Calendar An icon of a desk calendar. Cancel An icon of a circle with a diagonal line across. Caret An icon of a block arrow pointing to the right. Email An icon of a paper envelope. Facebook An icon of the Facebook "f" mark. Google An icon of the Google "G" mark. Linked In An icon of the Linked In "in" mark. Logout An icon representing logout. Profile An icon that resembles human head and shoulders. Telephone An icon of a traditional telephone receiver. Tick An icon of a tick mark. Is Public An icon of a human eye and eyelashes. Is Not Public An icon of a human eye and eyelashes with a diagonal line through it. Pause Icon A two-lined pause icon for stopping interactions. Quote Mark A opening quote mark. Quote Mark A closing quote mark. Arrow An icon of an arrow. Folder An icon of a paper folder. Breaking An icon of an exclamation mark on a circular background. Camera An icon of a digital camera. Caret An icon of a caret arrow. Clock An icon of a clock face. Close An icon of the an X shape. Close Icon An icon used to represent where to interact to collapse or dismiss a component Comment An icon of a speech bubble. Comments An icon of a speech bubble, denoting user comments. Ellipsis An icon of 3 horizontal dots. Envelope An icon of a paper envelope. Facebook An icon of a facebook f logo. Camera An icon of a digital camera. Home An icon of a house. Instagram An icon of the Instagram logo. LinkedIn An icon of the LinkedIn logo. Magnifying Glass An icon of a magnifying glass. Search Icon A magnifying glass icon that is used to represent the function of searching. Menu An icon of 3 horizontal lines. Hamburger Menu Icon An icon used to represent a collapsed menu. Next An icon of an arrow pointing to the right. Notice An explanation mark centred inside a circle. Previous An icon of an arrow pointing to the left. Rating An icon of a star. Tag An icon of a tag. Twitter An icon of the Twitter logo. Video Camera An icon of a video camera shape. Speech Bubble Icon A icon displaying a speech bubble WhatsApp An icon of the WhatsApp logo. Information An icon of an information logo. Plus A mathematical 'plus' symbol. Duration An icon indicating Time. Success Tick An icon of a green tick. Success Tick Timeout An icon of a greyed out success tick. Loading Spinner An icon of a loading spinner.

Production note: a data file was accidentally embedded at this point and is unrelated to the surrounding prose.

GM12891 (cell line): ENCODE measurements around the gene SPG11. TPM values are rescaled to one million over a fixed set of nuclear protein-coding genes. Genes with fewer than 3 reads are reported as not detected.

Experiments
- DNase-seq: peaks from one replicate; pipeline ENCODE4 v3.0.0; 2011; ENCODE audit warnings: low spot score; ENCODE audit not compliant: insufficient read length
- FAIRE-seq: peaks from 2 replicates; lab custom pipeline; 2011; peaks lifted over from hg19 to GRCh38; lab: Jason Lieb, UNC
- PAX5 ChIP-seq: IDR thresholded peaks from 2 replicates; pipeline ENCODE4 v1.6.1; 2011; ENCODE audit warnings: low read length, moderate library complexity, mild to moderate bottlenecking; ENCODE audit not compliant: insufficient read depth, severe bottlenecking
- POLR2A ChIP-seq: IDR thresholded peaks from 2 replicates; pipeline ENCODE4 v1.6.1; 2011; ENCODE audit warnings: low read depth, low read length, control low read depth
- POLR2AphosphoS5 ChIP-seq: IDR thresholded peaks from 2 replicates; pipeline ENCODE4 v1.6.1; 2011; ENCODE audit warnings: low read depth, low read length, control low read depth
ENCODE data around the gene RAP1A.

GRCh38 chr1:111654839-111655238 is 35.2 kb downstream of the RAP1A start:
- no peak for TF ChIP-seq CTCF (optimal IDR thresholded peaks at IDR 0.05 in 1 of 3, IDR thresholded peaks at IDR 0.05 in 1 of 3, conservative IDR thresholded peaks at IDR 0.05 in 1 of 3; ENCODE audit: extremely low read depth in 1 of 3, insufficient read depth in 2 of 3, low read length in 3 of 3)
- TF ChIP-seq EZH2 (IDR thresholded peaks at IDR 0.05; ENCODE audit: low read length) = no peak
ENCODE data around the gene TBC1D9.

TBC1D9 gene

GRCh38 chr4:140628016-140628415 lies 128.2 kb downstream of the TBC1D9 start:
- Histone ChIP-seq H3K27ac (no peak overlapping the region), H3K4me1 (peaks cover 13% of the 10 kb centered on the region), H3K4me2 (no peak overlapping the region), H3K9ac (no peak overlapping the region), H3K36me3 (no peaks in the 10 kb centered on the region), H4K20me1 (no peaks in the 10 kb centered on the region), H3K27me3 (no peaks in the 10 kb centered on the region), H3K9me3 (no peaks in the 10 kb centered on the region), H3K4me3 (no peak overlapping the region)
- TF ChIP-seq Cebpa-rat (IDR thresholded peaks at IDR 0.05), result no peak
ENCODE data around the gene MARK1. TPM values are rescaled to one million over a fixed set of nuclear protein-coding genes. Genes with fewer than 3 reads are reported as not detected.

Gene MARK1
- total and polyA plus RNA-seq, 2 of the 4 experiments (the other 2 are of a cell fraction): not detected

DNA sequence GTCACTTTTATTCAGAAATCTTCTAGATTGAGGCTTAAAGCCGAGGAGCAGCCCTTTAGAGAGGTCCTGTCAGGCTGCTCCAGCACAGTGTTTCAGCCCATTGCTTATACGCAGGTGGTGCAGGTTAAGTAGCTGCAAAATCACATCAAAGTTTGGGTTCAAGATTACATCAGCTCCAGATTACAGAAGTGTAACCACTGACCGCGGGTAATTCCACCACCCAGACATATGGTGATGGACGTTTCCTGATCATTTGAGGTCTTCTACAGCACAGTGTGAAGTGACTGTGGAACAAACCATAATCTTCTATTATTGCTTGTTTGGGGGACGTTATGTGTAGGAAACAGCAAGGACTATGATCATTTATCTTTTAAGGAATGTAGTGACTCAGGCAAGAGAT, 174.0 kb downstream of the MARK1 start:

Guns, knives and furniture used in daily attacks on teachers

Post Thumbnail

North and north-east teachers are being attacked on a daily basis with weapons including BB guns, saws and classroom furniture.

Shocking figures have revealed hundreds of such incidents in schools across the region in the last academic year alone.

Between August 2017 and June of this year, 874 assaults were launched on teaching staff in the Highlands – 175 of these with weapons, while 217 of the 821 attacks involved weapons in Moray.

Aberdeen City Council said its data for last year is still being validated, but confirmed it had logged more than 1,000 assault incidents over the previous two school years.

There were 85 assaults in Aberdeenshire over the past year with details of 16 weapons recorded.

Documents from each of the councils, obtained by The P&J, show school staff have been forced to seize multi-tools, craft knives and maths compasses from youngsters in what are thought to have been pre-meditated attacks.

A large number of the incidents involved improvised weapons including darts, display boards, knitting needles and frying pans – all readily available during lessons.